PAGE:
N.J.'s best sub/hoagie shop finals: The secret behind that famous roast beef and mozzarella sub

N.J.'s best sub/hoagie shop finals: The secret behind that famous roast beef and mozzarella sub

There are many factors that go into a great sub shop – and its owner. Apparently, chutzpah is one of them.

Told we had just come from Fiore’s in Hoboken, one of ten finalists in our N.J.’s best sub/hoagie shop showdown, Pete Soriano, owner of Andrea Salumeria in Jersey City, smiled.

“It’s all right,” he said of the legendary Hoboken deli. “You know how many people from there I’ve converted to here?”

Andrea Salumeria and Fiore’s, two of the state’s great old-school Italian delis, were the stops on day three of our epic showdown. We started in September by asking readers for nominations. More than 350 shops were nominated; all were put on the ballot, in four regions. The top five vote-getters in each region became 20 of our semifinalists; I picked the other 20. I visited all 40 semifinalists over two weeks, then picked our ten finalists.

On Wednesday, Dec. 7, we will walk, unannounced, through the door of the winning sub/hoagie shop; you can watch the celebration live at nj.com. Don’t forget you can vote for the Readers’ Choice winner until midnight Tuesday, Dec. 6. I will pick the overall winner.

It’s been a spirited competition, with shops trumpeting their semifinalist and finalist status on Facebook and shop owners/staff pulling out all the stops in an attempt to be the number one shop (at WonderSub in Old Bridge, the owner and his employees went into a huddle to decide what two subs I should order).

Andrea Scivettti, Soriano’s uncle, opened Andrea Salumeria in 1975. It may the state’s narrowest deli; you run a gauntlet with the meat/cheese display case on your left and store shelves on your right to reach the counter. Soriano has added many specialty products over the years – imported cookies, cheeses, pastas, even the Italian equivalent of Brioschi.  

“I’ve got people coming here 30, 35 years,” says Soriano, who grew up five blocks away. “I got people who came here with their children, now their children are coming in.”

Boxes of panettone and tartufone atop the display case reach practically to the ceiling. The meat is from Boar’s Head and Citterio, the bread from Dom’s Bakery in Hoboken. The mozzarella is homemade.

We ordered four subs – the Soprano, with sopresata, prosciutto and sundried tomatoes; one with parma prosciutto and sun-dried peppers; Pete’s Special Tuna;  and an all-veggie sub with mozzarella, roasted red peppers, tomatoes, oregano and extra virgin olive oil.

Assistant judges, acting in a advisory capacity, have accompanied me all week. Mike Nuciforo, who enjoyed Andrea’s “low-key neighborhood deli vibe,” singled out the Pete’s Special Tuna sub,  “a great sandwich, simple but high quality, definitely worth a return trip.”

Nancy Stone, another fan of the deli’s atmosphere, called both the Italian and the Soprano subs “delicious.”

Kelly Decker praised Soriano’s “passionate” approach to his food and customers, and described the Italian combo as “super tasty, with a great balance.”  And she found the all-veggie sub a ”great alternative if you’re not into the cured meats scene.”


Fiore’s story begins with Alphonse Fiore in 1913.

“He comes in from Brooklyn on the ferry, opens up this little store,” says John Amato Sr., sitting in his office in a back room at Fiore’s.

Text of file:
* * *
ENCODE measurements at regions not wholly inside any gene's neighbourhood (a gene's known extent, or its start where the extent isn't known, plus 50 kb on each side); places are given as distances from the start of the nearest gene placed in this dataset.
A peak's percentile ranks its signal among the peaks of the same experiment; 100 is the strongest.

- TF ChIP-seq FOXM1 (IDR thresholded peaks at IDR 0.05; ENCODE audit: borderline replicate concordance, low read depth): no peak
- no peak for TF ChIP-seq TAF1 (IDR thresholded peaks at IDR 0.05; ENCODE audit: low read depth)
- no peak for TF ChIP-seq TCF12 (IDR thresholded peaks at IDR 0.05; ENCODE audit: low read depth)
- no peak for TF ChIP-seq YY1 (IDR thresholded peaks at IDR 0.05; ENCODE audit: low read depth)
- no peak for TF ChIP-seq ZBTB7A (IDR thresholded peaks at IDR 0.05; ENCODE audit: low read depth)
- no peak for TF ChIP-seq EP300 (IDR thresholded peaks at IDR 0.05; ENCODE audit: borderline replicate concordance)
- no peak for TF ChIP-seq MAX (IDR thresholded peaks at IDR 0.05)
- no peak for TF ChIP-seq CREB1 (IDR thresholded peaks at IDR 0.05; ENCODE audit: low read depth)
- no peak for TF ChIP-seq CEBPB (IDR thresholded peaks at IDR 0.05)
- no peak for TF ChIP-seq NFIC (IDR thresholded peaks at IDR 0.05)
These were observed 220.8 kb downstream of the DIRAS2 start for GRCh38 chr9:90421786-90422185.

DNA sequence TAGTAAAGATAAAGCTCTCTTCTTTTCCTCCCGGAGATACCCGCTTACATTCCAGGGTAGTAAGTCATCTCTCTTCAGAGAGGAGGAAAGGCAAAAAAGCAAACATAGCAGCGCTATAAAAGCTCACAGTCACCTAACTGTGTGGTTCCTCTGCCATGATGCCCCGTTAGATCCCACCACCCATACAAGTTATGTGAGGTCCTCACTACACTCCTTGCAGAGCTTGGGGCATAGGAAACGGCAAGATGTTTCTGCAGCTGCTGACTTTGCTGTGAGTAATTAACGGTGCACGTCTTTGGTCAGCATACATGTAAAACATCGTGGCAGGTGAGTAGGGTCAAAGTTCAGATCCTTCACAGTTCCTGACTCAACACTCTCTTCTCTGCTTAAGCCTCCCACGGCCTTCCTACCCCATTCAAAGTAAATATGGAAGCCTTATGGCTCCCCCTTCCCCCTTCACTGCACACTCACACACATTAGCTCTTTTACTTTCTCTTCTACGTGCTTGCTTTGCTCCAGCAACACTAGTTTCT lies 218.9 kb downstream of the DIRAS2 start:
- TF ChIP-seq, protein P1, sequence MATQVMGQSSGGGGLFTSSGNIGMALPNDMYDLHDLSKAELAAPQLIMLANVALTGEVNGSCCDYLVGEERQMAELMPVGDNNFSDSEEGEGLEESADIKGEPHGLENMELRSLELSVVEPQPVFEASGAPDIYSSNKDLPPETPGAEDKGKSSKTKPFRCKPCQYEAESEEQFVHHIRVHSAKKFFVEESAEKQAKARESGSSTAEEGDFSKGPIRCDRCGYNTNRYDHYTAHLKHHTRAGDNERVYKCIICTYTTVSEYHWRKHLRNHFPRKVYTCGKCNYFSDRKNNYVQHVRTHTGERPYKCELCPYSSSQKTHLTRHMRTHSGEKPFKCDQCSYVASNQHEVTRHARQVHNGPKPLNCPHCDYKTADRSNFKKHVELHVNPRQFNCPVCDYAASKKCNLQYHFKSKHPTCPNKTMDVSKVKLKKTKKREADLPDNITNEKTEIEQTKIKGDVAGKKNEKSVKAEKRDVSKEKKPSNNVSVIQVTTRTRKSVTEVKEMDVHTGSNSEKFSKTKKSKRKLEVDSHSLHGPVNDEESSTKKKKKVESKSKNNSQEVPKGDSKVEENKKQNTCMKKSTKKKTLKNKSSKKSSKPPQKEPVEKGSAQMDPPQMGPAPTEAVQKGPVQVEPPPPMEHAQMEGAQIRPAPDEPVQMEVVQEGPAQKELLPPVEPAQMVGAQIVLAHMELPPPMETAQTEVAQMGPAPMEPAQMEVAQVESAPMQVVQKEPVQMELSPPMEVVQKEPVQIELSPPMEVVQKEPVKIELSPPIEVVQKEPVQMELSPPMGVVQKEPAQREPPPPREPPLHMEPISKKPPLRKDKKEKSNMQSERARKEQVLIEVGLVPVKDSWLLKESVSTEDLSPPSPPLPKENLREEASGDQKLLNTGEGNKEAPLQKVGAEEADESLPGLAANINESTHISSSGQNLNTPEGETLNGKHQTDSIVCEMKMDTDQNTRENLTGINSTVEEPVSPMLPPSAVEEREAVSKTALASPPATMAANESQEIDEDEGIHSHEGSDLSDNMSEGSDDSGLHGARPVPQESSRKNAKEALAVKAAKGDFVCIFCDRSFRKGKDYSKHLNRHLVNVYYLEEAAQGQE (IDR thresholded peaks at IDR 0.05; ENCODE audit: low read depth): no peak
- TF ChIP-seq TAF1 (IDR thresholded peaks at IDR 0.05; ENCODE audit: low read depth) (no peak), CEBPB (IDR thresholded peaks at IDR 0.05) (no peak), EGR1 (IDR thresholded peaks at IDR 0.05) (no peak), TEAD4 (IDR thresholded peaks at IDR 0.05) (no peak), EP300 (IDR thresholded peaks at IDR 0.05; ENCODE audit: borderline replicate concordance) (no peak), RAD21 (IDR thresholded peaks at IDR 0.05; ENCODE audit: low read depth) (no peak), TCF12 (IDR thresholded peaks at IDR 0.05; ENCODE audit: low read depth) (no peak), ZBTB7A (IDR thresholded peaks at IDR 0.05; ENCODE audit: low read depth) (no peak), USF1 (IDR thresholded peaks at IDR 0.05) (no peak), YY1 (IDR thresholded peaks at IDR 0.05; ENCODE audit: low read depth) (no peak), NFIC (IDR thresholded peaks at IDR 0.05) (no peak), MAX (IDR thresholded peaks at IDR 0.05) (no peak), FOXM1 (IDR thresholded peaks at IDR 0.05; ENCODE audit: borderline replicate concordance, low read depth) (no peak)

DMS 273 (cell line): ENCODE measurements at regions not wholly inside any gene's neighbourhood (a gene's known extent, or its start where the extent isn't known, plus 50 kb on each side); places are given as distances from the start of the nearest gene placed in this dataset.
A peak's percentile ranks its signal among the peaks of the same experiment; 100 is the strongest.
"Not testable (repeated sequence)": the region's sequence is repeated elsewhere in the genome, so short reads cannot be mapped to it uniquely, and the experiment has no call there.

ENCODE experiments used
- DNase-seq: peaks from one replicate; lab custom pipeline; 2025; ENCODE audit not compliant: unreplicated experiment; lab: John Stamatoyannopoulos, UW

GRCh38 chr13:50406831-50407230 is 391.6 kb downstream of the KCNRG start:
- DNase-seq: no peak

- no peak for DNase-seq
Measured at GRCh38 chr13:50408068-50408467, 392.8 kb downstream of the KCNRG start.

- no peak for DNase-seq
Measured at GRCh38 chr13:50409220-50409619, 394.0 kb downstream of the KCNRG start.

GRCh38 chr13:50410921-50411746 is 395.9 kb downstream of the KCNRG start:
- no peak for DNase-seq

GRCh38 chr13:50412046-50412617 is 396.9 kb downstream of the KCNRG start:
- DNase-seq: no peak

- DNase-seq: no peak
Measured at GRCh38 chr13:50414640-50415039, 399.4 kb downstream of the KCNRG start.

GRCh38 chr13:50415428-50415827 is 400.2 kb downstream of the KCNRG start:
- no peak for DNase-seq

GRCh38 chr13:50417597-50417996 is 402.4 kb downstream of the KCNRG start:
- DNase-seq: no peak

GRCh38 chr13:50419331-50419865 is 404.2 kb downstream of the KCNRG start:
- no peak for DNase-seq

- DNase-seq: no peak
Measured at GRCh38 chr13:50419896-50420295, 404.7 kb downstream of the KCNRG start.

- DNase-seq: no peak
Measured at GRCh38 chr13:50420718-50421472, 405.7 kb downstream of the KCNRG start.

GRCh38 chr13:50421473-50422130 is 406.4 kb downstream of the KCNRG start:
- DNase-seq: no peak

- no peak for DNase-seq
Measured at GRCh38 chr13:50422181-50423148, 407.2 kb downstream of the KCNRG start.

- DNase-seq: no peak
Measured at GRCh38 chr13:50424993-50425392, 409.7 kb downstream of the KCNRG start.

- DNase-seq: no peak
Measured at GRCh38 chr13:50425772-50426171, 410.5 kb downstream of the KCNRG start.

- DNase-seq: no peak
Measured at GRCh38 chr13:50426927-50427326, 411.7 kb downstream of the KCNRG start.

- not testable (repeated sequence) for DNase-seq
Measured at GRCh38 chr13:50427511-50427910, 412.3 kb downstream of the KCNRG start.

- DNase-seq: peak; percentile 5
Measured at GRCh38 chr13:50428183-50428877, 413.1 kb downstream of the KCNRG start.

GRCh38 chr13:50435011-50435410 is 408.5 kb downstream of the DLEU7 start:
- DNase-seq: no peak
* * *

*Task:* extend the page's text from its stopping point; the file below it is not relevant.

Fiore sold just ricotta, mozzarella and milk at the beginning. His son took over the store in 1929, adding cold cuts and Italian specialties. In 1950, Amato started working here as a delivery boy, at the age of 15. In 1965, he bought the business. His son, John Amato Jr. began working here when he was 12. What did he do?

“Cleaning up; it was all cleaning up,” he says, laughing. “Emptying the ice machine. All the good jobs.”

Today, you can find Amato Jr. behind the counter, making sandwiches. The origins  of Fiore’s legendary roast beef and mozzarella sandwich go back to around 1960, when the deli started offering a special sandwich each day – roast beef, sausage, tuna, Virginia ham. The roast beef and mozzarella became Fiore’s signature sandwich; it’s available Thursdays and Saturdays only.

The roast beef comes from Thumann’s. Other meats are from Citterio, Ace Endico and smaller suppliers. The bread’s from Marie’s Bakery in Jersey City.

Lunchtime on a weekday means a line out of the door; arrive before 11:30 if you want to beat the rush. We ordered four subs and this being Thursday, one was Fiore’s legendary roast beef and mozzarella, naturally. The subs: the Italian combo, one with prosciutto and mozzarella, another with mortadella, capicola and marinated eggplant. 

Nuciforo called the roast beef/mozzarella sub “phenomenal,” the meat “perfectly tender and juicy.” He loved the Italian sub even more –  “I could come back for it every day.” But he found the prosciutto and mozzarella sub “a bit boring” compared to others.”

Stone called the roast beef and Italian subs her two favorites of the day. The roast beef, she said, “had a great beefy taste and melted in your mouth.”

Decker found the Italian combo a “perfect combination of meats and cheeses,” with the peppers adding “a nice kick of flavor.” And she was “very pleased” with the marinated eggplant on the mortadella, capicola and mozzarella sub.

“Places like Fiore’s,” she summed up, “are the reason my yoga pants are now compression wear.”

Peter Genovese may be reached at pgenovese@njadvancemedia.com. Follow him on Twitter at @PeteGenovese or via The Munchmobile @NJ_Munchmobile. Find the Munchmobile on Facebook and Instagram.

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Published at Sat, 03 Dec 2016 16:30:00 +0000